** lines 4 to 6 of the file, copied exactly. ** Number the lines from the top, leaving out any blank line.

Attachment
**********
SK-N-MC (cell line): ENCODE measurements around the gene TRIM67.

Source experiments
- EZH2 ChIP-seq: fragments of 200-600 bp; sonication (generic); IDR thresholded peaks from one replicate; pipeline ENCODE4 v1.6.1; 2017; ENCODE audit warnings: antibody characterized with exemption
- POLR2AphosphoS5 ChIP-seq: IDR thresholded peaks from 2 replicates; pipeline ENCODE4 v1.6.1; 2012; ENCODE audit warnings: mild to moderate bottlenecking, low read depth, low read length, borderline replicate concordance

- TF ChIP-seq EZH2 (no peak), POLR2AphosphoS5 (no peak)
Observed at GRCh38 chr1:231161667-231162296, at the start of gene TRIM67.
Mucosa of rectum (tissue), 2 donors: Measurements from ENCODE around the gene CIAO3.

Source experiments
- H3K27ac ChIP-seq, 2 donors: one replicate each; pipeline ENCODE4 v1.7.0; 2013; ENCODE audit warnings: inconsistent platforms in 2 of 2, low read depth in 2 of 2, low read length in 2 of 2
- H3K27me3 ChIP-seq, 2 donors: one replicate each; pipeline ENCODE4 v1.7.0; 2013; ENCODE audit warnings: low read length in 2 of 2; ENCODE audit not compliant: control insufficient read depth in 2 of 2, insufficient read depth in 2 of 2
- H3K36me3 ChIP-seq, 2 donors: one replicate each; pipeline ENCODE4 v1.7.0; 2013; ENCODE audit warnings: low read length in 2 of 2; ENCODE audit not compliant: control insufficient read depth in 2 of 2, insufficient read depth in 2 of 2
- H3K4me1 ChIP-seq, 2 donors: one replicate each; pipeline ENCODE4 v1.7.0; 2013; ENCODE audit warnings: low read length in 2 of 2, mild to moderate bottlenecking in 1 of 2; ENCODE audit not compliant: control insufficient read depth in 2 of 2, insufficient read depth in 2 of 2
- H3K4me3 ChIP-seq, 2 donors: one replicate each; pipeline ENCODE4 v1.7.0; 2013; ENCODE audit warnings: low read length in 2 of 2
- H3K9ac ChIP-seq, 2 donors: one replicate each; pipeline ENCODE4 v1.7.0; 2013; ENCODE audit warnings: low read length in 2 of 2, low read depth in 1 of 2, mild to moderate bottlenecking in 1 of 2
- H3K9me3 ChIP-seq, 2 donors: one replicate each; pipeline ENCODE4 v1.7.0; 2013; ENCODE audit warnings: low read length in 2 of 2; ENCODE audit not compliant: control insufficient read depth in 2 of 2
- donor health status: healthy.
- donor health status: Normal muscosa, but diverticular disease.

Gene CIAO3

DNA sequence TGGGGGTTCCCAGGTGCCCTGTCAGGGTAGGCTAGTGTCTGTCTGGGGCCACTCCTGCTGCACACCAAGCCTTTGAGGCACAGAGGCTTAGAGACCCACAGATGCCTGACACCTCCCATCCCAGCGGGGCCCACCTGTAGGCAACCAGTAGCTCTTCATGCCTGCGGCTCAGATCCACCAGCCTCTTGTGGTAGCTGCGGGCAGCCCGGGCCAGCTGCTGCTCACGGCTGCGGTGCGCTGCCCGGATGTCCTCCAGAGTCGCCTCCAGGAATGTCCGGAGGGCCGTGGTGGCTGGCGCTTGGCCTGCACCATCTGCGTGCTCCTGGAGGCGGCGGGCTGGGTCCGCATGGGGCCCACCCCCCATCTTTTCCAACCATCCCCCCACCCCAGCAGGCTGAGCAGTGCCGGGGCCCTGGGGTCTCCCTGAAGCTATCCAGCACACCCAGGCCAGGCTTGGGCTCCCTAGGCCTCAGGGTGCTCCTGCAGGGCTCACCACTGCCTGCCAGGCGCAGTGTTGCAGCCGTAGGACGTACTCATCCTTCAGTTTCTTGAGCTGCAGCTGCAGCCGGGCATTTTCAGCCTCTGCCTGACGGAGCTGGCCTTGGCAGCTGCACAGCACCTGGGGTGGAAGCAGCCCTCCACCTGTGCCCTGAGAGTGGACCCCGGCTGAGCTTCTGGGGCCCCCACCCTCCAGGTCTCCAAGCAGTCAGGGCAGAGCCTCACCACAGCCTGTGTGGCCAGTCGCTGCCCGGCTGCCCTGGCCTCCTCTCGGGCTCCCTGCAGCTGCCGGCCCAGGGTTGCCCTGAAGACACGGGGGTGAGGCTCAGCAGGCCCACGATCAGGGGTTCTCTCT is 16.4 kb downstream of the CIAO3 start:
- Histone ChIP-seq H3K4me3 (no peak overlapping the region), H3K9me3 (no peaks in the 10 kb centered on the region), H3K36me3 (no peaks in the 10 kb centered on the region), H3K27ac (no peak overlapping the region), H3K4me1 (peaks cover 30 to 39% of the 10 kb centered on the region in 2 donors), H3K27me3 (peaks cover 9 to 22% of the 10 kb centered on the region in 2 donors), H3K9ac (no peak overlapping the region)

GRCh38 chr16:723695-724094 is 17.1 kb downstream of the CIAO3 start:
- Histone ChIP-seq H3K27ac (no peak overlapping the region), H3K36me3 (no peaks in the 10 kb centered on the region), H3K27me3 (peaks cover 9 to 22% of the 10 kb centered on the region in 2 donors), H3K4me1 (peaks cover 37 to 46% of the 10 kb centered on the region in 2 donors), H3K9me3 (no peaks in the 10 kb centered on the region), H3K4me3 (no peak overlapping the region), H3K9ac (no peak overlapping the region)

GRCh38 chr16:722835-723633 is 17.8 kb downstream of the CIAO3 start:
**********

- POLR2AphosphoS5 ChIP-seq: IDR thresholded peaks from 2 replicates; pipeline ENCODE4 v1.6.1; 2012; ENCODE audit warnings: mild to moderate bottlenecking, low read depth, low read length, borderline replicate concordance

- TF ChIP-seq EZH2 (no peak), POLR2AphosphoS5 (no peak)
Observed at GRCh38 chr1:231161667-231162296, at the start of gene TRIM67.